Smith whacks NRL double standard
Veteran Melbourne skipper Cameron Smith has opened a can of worms, calling out an NRL double standard in the latest salary cap drama involving the Cronulla Sharks.
The Storm were infamously found to have rorted the salary cap by $1.7 million, leading the NRL to strip them of their 2007 and 2009 premierships. They were also slapped with a hefty $1.7 million fine following the ordeal.
The Sharks, on the other hand, were fined $750,000 after a lengthy investigation into a salary cap breach. After nine months of scrutiny the NRL declared illegal payments made within the club didn't affect their 2016 season when they won their first premiership.
"They look quite similar the way the salary cap breaches came about yet you see two significantly different punishments," The Courier Mail reported Smith saying.
"I think everyone can see what happened to us was fairly harsh. You haven't seen anything like it since.
"They have put a bit of time and thought into the punishment handed down to Cronulla.
"That is a clear standout. It hasn't happened in the space of two days. As far as looking at what had happened at Cronulla and having the understanding of what I know happened at our club, it sounds quite similar.
"Yet we were made to play an entire season without points and had premierships taken off us. So it is almost like the same or similar crime with a completely different punishment."
NRL GIANT HEADED OVERSEAS
NRL wrecking ball Sam Kasiano is reportedly leaving the Melbourne Storm for the Super League this season, joining French side the Catalans Dragons after a failed bid from the Dragons fell short.
The Storm were reportedly looking to offload Kasiano to take stress off their salary cap headache going into the season after reports claimed they were a hair over the $9.6 million limit.
St George then tried snagging Kasiano to bolster their forward pack, but a report from Fox Sports' James Hooper revealed the 28-year-old opted for the security of a three year deal with the overseas side.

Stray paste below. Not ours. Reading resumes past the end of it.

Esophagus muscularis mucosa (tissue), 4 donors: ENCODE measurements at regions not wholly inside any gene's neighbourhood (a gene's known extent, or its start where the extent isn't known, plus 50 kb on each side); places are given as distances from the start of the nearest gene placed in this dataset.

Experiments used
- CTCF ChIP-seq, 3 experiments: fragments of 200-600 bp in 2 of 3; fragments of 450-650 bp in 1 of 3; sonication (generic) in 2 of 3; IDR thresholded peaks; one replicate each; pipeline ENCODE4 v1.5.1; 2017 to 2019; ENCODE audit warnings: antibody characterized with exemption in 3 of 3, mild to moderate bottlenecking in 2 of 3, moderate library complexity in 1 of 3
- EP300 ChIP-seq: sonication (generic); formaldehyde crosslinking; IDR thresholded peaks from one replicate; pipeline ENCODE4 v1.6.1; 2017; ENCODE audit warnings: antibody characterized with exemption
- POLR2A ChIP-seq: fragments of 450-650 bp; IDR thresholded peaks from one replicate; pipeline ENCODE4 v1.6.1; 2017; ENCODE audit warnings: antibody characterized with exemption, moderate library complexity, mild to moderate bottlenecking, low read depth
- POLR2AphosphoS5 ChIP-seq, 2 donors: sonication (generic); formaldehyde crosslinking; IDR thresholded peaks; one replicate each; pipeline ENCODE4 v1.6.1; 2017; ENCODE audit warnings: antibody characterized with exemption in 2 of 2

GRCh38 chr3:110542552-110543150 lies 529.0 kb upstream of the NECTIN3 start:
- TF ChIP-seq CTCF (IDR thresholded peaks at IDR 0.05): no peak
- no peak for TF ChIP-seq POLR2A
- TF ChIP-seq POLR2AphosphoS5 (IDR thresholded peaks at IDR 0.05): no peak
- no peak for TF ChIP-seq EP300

The Dragons currently have a spot to fill on their 30-man roster for the year - two if Jack de Belin is cut from the side - and will now have to look elsewhere to add meat to the forwards.
DE BELIN SCANDAL TAKES ANOTHER TURN
Peter Beattie has told the NRL's sponsors and fans that the league's no-fault policy will work, despite the game's season launch being overshadowed by drama. The NRL launched their season at Icebergs in Bondi on Thursday night, just hours after Jack de Belin took the game to court over their decision to stand him down under the new rules.
The St George Illawarra lock earned brief reprieve on Thursday in the Federal Court, where the NRL admitted the rule was yetto be finalised - meaning he was not yet stood down.
But the NRL are adamant it will be enacted in the next 48 hours and de Belin's ban will be formalised, well before the matter returns to court next Thursday with the player challenging whether the rule can be made.
Regardless though, Beattie used his opening address at the launch to declare the new policy would work in front of the game's sponsors, fans and highest-profile players.
"You all know that we're taking a stand on player behaviour. We are determined as a game to grow up as a game," ARL Commission chairman Beattie said. "Not just in terms of policy changes but rather a holistic strategy to improve our culture in the game.
"We do that because it is the right thing to do, and we do that because we value you as partners, we value you our players and we value our fans. "The commission is absolutely determined to deliver on this. "Let me just say to all of you: Give usa little bit of time, but the rule change we brought in - the no-fault rule - will work." Beattie earlier on Thursday admitted to AAP his job was on the line over his determination to clean up the game's image, after he last week claimed the no- fault policy gave the league the power to fix its broken culture. De Belin's sexual assault charge - which he has vigorously denied and pleaded not guilty to - is one of several dramas to have plagued the league this summer. In total 15 players have either gone through the courts since the end of the 2018 regular season orhave matters still outstanding, while the sex-tape scandal seemingly remains ongoing.
But Beattie said the new rule was the first of several measures taken to turn around the off-field issues.
"(Commissioner) Professor Megan Davis - who is an expert in this area - will look at our culture, look at the programs we'vegot, to make sure they are delivering what we want them to deliver to the game," he said. "In addition to that, we will bespend $8 million a year on those cultural changes. To make certain that what has happened for a tiny percentage of players doesn't happen again."
- with AAP